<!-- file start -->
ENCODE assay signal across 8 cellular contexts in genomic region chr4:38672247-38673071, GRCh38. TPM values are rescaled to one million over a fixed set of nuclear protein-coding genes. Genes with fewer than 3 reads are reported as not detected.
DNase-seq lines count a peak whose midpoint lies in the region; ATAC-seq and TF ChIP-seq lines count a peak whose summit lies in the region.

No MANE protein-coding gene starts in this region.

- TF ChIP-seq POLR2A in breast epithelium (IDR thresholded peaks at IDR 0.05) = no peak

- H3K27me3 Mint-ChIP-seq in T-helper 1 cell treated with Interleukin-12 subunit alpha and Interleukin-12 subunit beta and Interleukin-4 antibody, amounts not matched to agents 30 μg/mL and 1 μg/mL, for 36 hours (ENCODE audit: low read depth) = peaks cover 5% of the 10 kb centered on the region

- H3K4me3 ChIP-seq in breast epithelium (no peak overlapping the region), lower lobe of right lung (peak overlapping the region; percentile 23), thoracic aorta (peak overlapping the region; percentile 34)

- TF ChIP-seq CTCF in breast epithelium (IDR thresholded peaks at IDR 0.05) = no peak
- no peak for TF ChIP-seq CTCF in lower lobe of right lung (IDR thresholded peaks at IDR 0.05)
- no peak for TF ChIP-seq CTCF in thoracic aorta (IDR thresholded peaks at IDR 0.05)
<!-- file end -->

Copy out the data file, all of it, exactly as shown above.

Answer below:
ENCODE assay signal across 8 cellular contexts in genomic region chr4:38672247-38673071, GRCh38. TPM values are rescaled to one million over a fixed set of nuclear protein-coding genes. Genes with fewer than 3 reads are reported as not detected.
DNase-seq lines count a peak whose midpoint lies in the region; ATAC-seq and TF ChIP-seq lines count a peak whose summit lies in the region.

No MANE protein-coding gene starts in this region.

- TF ChIP-seq POLR2A in breast epithelium (IDR thresholded peaks at IDR 0.05) = no peak

- H3K27me3 Mint-ChIP-seq in T-helper 1 cell treated with Interleukin-12 subunit alpha and Interleukin-12 subunit beta and Interleukin-4 antibody, amounts not matched to agents 30 μg/mL and 1 μg/mL, for 36 hours (ENCODE audit: low read depth) = peaks cover 5% of the 10 kb centered on the region

- H3K4me3 ChIP-seq in breast epithelium (no peak overlapping the region), lower lobe of right lung (peak overlapping the region; percentile 23), thoracic aorta (peak overlapping the region; percentile 34)

- TF ChIP-seq CTCF in breast epithelium (IDR thresholded peaks at IDR 0.05) = no peak
- no peak for TF ChIP-seq CTCF in lower lobe of right lung (IDR thresholded peaks at IDR 0.05)
- no peak for TF ChIP-seq CTCF in thoracic aorta (IDR thresholded peaks at IDR 0.05)